One thought I have after reading the jameshenry blog post (that I actually already had open in a tab after a Google search earlier):

How does an interface help at all when I define some JSON response to be of this interface, if it is only available at compile time!? The JSON can be whatever format it wants when it is actually returned by the server. If the interface doesn’t exist then, there can be no checking, right? I would have to use a class to make sure the data this one call returns matches my expectation then, wouldn’t I?

Or did I misunderstand?

I think the premise of the first bit of that piece (about tsc not knowing that a Response is a Response unless manually told so) is no longer true, and hasn’t been for some time, at least since generics have been part of TypeScript.

I don’t consider any of those reasons as being applicable for PODs: we aren’t doing class-plus-interface, just interface, and we explicitly do not want them managed by DI; they are born from JSON received from a source external to the application.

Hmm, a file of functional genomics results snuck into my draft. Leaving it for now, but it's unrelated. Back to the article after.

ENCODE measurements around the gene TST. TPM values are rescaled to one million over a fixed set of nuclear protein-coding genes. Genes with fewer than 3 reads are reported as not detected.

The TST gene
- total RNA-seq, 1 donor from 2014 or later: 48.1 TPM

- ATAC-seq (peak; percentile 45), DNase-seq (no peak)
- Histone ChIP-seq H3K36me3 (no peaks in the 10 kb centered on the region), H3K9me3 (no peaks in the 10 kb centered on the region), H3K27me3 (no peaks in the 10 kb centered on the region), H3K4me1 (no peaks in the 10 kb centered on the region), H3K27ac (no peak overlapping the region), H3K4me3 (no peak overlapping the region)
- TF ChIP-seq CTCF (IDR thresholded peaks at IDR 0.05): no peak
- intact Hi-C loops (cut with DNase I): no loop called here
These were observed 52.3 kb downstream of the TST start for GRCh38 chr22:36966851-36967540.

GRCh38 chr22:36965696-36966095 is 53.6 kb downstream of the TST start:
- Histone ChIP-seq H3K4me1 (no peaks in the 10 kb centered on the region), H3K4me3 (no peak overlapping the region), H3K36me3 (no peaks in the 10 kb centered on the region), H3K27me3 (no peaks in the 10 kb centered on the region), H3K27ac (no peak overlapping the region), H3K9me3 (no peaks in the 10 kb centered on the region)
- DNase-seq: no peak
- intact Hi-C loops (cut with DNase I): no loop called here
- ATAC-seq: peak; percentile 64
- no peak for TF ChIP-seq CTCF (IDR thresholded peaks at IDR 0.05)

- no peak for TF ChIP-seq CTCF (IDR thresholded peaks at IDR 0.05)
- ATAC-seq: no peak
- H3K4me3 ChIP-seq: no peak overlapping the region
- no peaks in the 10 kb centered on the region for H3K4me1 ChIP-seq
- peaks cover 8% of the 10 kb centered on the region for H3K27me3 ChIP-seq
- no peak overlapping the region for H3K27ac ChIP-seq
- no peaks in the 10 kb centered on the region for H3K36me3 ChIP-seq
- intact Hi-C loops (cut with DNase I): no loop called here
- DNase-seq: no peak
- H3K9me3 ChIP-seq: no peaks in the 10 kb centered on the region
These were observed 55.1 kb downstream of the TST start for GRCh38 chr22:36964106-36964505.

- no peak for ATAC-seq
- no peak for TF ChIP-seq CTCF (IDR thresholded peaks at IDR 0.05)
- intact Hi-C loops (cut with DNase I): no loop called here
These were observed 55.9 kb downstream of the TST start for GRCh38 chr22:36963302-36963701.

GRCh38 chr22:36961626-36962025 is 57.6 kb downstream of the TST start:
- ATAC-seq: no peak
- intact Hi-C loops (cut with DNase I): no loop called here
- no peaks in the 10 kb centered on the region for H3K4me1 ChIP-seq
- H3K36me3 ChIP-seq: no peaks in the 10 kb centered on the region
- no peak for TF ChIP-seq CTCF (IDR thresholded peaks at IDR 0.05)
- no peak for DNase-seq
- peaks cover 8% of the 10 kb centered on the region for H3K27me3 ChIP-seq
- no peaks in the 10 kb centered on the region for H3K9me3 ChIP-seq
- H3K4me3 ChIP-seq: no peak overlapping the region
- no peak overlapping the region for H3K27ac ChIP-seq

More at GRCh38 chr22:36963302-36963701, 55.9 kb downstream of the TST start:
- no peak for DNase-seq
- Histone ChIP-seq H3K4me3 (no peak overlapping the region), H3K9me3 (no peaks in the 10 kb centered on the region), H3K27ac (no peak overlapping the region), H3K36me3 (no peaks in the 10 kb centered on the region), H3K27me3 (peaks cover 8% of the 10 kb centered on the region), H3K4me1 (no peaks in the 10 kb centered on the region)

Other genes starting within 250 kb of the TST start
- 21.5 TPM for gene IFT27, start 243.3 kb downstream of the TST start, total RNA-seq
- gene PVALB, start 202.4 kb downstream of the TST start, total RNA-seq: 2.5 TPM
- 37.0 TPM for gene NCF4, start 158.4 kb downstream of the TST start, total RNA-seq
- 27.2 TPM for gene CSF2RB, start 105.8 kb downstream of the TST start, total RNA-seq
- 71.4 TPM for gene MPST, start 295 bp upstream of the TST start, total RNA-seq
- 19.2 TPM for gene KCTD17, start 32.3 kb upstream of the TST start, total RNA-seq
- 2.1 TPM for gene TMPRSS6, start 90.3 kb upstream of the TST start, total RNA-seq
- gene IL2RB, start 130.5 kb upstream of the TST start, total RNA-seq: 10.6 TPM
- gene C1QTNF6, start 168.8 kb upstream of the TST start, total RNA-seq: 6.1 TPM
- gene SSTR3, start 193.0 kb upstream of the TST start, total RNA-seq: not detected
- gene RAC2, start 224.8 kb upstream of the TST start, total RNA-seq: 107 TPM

At least the way I write things, all interaction with JSON happens in only one place: the service provider that is the first responder to Http calls. Said provider has a bunch of methods like so:

thingyById(id: string): Observable<Thingy> {}
thingiesByFlavor(flavor: string): Observable<Thingy[]> {}

So everywhere outside of this provider, such as in pages and other providers, we get all the benefits of type safety even if Thingy is an interface. Code autocompletion, warnings if we misspell properties, and self-documentation of what a Thingy is supposed to look like.

Now, it’s true that we’re not aggressively checking that the JSON really does fit the Thingy mold, but that wouldn’t magically happen simply by making Thingy a class, either. One would have to write validation code. The only time I think this would be a worthwhile endeavour would be if you don’t truly trust the backend API, but I would think that’s an extremely rare case and not worth the processing overhead in general.

I don’t think that’s the same thing. I use classes as interfaces also – it helps for AOT compiling. But that’s a fancy topic. But I don’t use those classes as models for objects. Instead, they are models for actions that can be taken on objects. The objects are defined with interfaces.

That’s probably an opaque paragraph, sorry. But it’s the best I can do at the moment.